For the WinForms designer, the advantage is that your own code file is less cluttered with designer-created code.

    I can't offhand think of a situation where it'd be practical to write partial classes by hand, but there probably are some anyway.
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    It will be more usefull in Longhorn and Avalon sepecificaly because you can define you UI part of your class in a XAML file and the code in the other part of the class in a CS file (in C# for exemple).

    But I'm sure programmers will find other creative ways of using it Big Smile.

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    Dr. Shim
    In collaberative projects, partial classes should come in useful. But, if you split pieces of logic in a class between multiple people, wouldn't that get messy after a while?
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    Sven Groot
    Partial classes isn't just fluff. Like I said, it's a great feature when dealing with code generation.

    In fact, I'm working on a code generation system myself, and I'm wishing I could use those partial classes. But since I'm targetting .Net 1.1, I can't do that.

    For stuff like the ASP.NET runtime, the XAML compiler, etc. partial classes is a much needed, and from my developer point of view, much welcomed, feature.

    For stuff like the Windows Forms designer, the need is less there, mainly because of #region, but it's still a cleaner separation of designer-generated code and hand-crafted code than what's done now, while avoiding the trouble associated with an inheritance based solution.

    I don't think it'll be so useful for manual coding. Separating hand-crafted code over many files may lead to maintenance problems. And I think that if you have a class that's so big it warrants spreading over more than one file, you probably need to rethink your design.

    Also, they've not added "everything they can think of" yet. Don't forget that VB.NET 2005 is also getting generics, unsigned types (way overdue) and operator overloading. Those are also much welcomed features.
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    I agree with what Sven Groot has mentioned. Intensive usage of these partial classes may lead to some maintenance issues too. And also, it could as well be a design aspect when you need to write a huge code in a single class. But this concept sounds to be more useful in the auto code generation environments.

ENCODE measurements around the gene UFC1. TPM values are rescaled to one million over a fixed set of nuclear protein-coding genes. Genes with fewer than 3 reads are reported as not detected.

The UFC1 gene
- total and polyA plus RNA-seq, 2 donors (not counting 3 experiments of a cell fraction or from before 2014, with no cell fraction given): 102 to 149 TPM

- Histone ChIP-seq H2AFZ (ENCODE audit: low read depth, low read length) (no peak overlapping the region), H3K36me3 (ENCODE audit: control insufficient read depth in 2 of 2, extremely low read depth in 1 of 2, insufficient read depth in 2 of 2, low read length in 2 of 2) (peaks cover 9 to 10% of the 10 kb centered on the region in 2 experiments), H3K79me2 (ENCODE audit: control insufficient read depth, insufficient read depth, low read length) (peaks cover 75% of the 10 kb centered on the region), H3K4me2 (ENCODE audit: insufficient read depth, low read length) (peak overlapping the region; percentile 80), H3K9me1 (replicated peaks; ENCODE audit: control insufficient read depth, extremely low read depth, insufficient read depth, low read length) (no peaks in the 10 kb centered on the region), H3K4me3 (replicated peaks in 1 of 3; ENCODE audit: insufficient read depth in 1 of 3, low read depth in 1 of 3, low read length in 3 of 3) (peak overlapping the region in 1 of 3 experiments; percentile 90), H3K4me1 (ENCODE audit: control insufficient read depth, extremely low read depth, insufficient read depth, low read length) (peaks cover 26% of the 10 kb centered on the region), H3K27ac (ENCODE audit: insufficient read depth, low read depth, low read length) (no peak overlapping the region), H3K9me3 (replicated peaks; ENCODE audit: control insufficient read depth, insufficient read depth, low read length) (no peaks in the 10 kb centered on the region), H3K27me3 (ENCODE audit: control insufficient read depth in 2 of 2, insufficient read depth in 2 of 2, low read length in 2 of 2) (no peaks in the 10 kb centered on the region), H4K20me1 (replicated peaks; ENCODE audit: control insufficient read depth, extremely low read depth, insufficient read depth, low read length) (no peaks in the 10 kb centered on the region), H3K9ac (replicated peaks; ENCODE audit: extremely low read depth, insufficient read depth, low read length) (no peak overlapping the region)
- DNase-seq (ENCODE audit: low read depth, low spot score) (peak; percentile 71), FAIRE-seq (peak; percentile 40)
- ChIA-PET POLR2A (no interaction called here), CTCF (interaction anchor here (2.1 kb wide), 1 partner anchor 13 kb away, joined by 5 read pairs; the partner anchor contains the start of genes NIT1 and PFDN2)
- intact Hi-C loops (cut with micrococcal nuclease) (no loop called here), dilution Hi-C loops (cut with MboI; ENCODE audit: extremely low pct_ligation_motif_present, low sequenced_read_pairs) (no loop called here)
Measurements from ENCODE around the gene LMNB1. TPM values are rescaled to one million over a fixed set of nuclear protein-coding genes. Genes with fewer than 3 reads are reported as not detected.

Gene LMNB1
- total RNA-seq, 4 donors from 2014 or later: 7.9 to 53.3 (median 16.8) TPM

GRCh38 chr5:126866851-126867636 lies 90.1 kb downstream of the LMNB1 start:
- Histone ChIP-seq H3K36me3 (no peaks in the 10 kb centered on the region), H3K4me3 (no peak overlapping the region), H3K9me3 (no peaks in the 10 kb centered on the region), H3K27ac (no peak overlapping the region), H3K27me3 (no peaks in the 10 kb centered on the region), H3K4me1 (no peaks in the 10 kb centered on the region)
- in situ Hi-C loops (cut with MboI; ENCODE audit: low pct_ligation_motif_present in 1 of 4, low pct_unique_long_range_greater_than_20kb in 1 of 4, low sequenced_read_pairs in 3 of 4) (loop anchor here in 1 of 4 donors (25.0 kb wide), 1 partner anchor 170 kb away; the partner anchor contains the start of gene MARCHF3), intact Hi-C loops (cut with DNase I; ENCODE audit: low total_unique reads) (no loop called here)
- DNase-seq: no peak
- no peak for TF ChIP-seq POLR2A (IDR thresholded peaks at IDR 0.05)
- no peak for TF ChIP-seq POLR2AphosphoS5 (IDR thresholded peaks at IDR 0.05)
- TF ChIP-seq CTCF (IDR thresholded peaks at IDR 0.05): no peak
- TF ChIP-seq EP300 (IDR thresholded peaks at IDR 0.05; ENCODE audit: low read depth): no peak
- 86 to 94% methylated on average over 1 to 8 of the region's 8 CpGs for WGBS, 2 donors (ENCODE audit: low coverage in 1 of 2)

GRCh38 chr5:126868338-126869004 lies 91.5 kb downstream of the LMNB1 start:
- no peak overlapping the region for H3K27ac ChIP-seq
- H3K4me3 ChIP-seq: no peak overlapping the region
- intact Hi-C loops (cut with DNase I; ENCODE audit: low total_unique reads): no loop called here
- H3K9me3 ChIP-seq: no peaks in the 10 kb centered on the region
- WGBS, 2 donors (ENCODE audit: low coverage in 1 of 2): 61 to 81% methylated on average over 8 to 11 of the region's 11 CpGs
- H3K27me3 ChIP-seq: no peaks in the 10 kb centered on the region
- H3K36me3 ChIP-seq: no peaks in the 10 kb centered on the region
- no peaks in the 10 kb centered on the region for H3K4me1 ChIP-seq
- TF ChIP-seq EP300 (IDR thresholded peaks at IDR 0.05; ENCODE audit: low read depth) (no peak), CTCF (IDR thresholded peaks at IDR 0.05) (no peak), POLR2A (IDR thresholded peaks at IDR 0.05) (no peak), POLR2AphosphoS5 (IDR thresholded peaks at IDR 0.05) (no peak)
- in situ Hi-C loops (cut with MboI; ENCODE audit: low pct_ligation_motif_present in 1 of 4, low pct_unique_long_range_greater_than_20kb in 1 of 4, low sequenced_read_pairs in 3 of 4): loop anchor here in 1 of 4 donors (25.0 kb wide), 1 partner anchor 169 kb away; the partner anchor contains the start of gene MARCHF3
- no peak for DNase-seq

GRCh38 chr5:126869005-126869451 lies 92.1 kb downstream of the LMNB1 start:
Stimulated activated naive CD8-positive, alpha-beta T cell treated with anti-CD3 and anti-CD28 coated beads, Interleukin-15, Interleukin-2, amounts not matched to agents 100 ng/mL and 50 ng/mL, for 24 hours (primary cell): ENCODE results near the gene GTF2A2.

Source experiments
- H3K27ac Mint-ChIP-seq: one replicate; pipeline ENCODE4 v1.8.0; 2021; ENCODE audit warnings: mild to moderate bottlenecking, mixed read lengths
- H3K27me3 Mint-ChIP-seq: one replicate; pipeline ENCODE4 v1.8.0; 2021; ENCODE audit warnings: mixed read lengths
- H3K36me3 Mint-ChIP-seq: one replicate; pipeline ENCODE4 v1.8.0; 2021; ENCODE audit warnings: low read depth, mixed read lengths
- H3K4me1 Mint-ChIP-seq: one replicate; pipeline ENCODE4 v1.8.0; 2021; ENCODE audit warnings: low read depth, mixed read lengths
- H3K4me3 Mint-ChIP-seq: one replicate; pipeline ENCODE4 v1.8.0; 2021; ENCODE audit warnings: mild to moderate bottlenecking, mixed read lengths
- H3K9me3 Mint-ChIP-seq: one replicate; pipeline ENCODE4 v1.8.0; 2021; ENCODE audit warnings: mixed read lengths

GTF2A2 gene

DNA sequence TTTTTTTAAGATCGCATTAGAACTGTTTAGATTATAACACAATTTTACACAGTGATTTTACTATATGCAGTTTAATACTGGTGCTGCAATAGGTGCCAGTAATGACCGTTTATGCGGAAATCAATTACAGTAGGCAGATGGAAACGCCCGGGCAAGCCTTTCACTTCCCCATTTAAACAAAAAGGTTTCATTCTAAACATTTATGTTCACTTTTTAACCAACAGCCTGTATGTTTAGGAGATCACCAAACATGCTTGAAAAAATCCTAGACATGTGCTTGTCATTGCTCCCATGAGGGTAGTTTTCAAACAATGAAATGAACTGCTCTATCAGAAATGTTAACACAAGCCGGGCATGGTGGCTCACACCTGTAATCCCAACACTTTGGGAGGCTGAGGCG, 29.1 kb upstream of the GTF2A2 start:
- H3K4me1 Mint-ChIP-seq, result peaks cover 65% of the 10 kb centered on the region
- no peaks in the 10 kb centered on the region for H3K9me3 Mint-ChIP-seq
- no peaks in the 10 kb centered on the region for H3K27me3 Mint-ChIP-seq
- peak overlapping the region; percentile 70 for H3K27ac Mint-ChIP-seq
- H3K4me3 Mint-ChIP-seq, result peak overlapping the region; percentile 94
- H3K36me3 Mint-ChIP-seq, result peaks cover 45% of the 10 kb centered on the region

• User profile image
    Ok, so tell me why I would want to use a Partial Class over say a Base Class?

    Not trying to be a Troll, but I'm trying to see the advantage of using a Partial Class over an Object Hierarchy.

    I don't necessarily buy the "It's Better for Code Generation" argument as that can be accomplished the using either method.

  • User profile image
    Partial classes is a really neat feature and it has alot of legitimate uses. This is also one feature that has a great potential of being misused.

    I worked on a project (VB6/ASP) one time (remember I didn't write it, I just had to maintain it) which had a DLL with one class in it. This one class in the DLL contained every function/method that was used throughout the application. The purpose of this DLL was to be a layer between the ASP page and the Database. When I maintained this app, I was working with 3 other programmers and we had to coordinate changes to this VB6 Class that needed to made all at the same time. Even though this is a really bad practice and you should never design an app this way, this is still a prime candidate for misuse of the Partial class functionality. I could see a programmer that has very little design knowledge seeing Partial classes as a perfect solution to break up that one class into multiple code files that each contained a certain set of functions/methods.

    I know there is no way for the VB Team to really solve this, since it's all the programmers responsibility to learn how to correctly create classes. I just wanted to bring this up since this is a perfect example of a really bad misuse of this functionality.